It’s All About ATTITUDE – Ryan Arcidiacono

Dick Jarardi, (

Ben Luber was home after a season playing professionally in Israel and started doing some personal training in Bucks County while searching for his next playing opportunity. His high school teammate and close friend, Adam Bowen, very involved in the local hoops scene, called to tell him a parent he knew wanted someone to look at his son and possibly train him. The boy had just finished seventh grade.

“I think he could be one of the best guards in the country,” Bowen told Luber.

“I said, ‘Come on Bo, in our backyard, in Bucks County, Pa., one of the best guards in the country?’ ” Luber said to his friend.

The father called Luber. He agreed to work with his son.

“The dad asked me to give him an evaluation of his son, tell him if he has any chance of playing Division I basketball,” Luber remembered.

“The first time I worked with him, he could do all the basic things very well,” Luber said. “I could tell he had some talent to him. He was different. Then, I started progressing and challenging him with two basketballs. He couldn’t do them. They were falling on his feet. What he started to do, he was punting the ball in frustration. He was getting aggravated to the point where he just couldn’t take it.

“He had a temper and so I had to talk to his dad and I said ‘Look, your son’s got some skill, but he’ll never play Division I basketball with that attitude. He can’t be a whiner. He can’t be a complainer. He has to control himself. College coaches see that, they’re going to be turned off by it.’ “

That night the soon-to-be eighth-grader called Luber to apologize and said: “I’ll never do that again. I was just frustrated that I couldn’t do the things.”

Luber said fine, “Let’s go again tomorrow.”

“We did the same drills and he could do all of them,” Luber said.

Seems the boy spent the night in his driveway working on what he couldn’t do. The next day, he was ready. Luber called the dad to tell him his son was going to be special, that he had D-I potential.

“You just don’t see kids work like that,” Luber said.

Tonight, Ryan Arcidiacono, the son of Joe and Patti Arcidiacono, will be the starting junior point guard for Villanova as the No. 1 seed Wildcats play No. 16 Lafayette in the NCAA Tournament.

Ryan Arch and Luber spent just about every day in the gym that summer. Luber, a prodigy himself, watched Ryan put in the work that eventually led him to being not only a Division I prospect, but a highly acclaimed prospect. When Luber was home, he helped Ryan develop his game.

“I wanted to work and he was able to push me,” Arcidiacono said yesterday in the Villanova locker room at Consol Energy Center. “Eventually, I would just text him. I wouldn’t even ask my dad. He’d come pick me up. He’d take me to work out. We’d go to college games to watch. He’d always talk to me about his college experience and how it can affect my college experience.”

Luber, the grandson of Joe Spratt, one of Jack Ramsay’s first top players at Saint Joseph’s, was a first-team all-state player at Council Rock North, one of the best players in Bucks County history and a 4-year point guard starter at Penn State (2003-07). He knows good point-guard play.

“I was a big believer when he hit the AAU circuit,” Luber said. “When you see him in an AAU setting on a team made up of kids from Bucks County and they’re playing in the Final Four against Shabazz Muhammad in Las Vegas and he’s the best player on the court.”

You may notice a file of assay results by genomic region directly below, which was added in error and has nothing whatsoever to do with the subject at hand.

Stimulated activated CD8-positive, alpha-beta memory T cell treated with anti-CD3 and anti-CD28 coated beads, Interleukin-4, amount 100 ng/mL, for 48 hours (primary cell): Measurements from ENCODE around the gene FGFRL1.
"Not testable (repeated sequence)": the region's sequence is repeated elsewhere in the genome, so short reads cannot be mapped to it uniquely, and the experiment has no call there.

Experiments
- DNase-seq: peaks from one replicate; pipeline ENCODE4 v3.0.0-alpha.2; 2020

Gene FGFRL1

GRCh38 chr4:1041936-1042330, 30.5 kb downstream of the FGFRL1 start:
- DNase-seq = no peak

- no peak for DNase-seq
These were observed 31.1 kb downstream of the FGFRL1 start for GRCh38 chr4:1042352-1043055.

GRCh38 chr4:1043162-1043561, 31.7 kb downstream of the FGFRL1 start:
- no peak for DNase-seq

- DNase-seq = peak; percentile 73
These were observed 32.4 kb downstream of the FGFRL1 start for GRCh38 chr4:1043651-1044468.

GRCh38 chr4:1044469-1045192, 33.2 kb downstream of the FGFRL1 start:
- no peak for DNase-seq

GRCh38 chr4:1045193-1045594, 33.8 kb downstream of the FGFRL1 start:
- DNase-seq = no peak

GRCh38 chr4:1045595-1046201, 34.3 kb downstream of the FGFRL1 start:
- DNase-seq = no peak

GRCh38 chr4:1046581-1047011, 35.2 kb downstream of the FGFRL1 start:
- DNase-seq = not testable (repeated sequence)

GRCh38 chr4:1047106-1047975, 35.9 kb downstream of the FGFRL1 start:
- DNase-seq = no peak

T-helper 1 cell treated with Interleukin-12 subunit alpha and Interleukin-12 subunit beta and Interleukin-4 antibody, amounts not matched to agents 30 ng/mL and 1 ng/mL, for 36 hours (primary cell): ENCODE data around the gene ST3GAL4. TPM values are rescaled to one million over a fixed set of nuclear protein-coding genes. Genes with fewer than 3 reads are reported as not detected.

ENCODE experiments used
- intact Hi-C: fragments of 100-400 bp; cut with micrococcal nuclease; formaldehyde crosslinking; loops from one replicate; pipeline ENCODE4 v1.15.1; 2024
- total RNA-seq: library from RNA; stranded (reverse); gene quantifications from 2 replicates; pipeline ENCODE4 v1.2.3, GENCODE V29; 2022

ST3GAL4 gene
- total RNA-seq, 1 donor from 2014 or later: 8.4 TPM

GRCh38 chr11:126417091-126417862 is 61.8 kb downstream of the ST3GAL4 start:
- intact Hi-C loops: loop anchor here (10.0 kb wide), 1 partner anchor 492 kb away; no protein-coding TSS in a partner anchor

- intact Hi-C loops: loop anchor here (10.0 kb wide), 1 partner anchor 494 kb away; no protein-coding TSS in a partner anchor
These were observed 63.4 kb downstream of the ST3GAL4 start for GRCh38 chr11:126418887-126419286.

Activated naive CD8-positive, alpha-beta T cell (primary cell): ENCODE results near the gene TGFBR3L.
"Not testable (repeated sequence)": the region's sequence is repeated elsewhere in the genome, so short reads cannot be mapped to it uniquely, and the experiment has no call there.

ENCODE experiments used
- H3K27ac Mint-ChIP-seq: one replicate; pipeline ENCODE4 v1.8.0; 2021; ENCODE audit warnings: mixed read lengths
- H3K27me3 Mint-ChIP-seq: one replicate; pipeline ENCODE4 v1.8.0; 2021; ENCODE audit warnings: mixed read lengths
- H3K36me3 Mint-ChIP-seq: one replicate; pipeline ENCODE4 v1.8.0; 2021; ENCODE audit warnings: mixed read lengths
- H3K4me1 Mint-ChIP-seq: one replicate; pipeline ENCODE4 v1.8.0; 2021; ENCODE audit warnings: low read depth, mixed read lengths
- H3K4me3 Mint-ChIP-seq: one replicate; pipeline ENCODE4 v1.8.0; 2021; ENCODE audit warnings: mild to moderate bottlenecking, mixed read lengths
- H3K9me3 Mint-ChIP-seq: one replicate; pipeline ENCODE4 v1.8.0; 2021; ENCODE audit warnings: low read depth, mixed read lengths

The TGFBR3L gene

He remembers a state playoff game for Neshaminy High against Bartam when Ryan was a sophomore. The Bartram High star was Tyrone “Southwest Philly Floater” Garland.

Arch had a triple double – 26 points, 10 rebounds and 10 assists.

“He put on a show, that’s when I realized this kid was a star,” Luber said. “He was unbelievable.”

The kid was just named Big East Co-Player of the Year. He has been starting point guard for Jay Wright from the day he stepped on campus. His team is 32-2, ranked No. 2 in the country. The Wildcats’ record the last two seasons? 61-7.

“From the first day I worked out with him, I trusted him,” Arcidiacono said of his relationship with Luber. “I kind of put my life in his hands and he took me to the place I am today. All those workouts I continued throughout my high school career.”

Arch did remember that first day and smiled in the retelling.

“Back then, I was definitely a crazy person,” he said. “If I’d mess up, I’d kick basketballs through the gyms, punt the balls. I was just so competitive and I wanted to be so good at it . . . I think he saw that in me the first couple times we worked out. Ever since then, I just worked on my attitude and tried to perfect everything.”

When Luber’s playing career ended, he became an assistant for Tommy Dempsey at Rider. He is now on Dempsey’s staff at Binghamton.

Luber has remained very friendly with Arch and his family. Once he began his coaching career, he became more of a mentor.

“We connected in a certain way,” Luber said. “The last thing I would want is credit for his success. I just had a chance to help a kid who was going to make it no matter what.”

Arch, Luber said, is still trying to get better.

“He just texted me a link,” Luber said. “It was a link to a Business Insider article about 29 things successful people do. This kid’s in college?”

He is in college. He is playing for one of the country’s best teams. And he has not forgotten those early lessons.

“We’re definitely real close,” Arcidiacono said. “I talk to him all the time. He’s the one person I can attribute me getting to where I am today because I used to work out with him every single day from seventh grade to ninth grade until he got his first job at Rider. Ben’s been like an older brother so I know I can talk to him about anything.”

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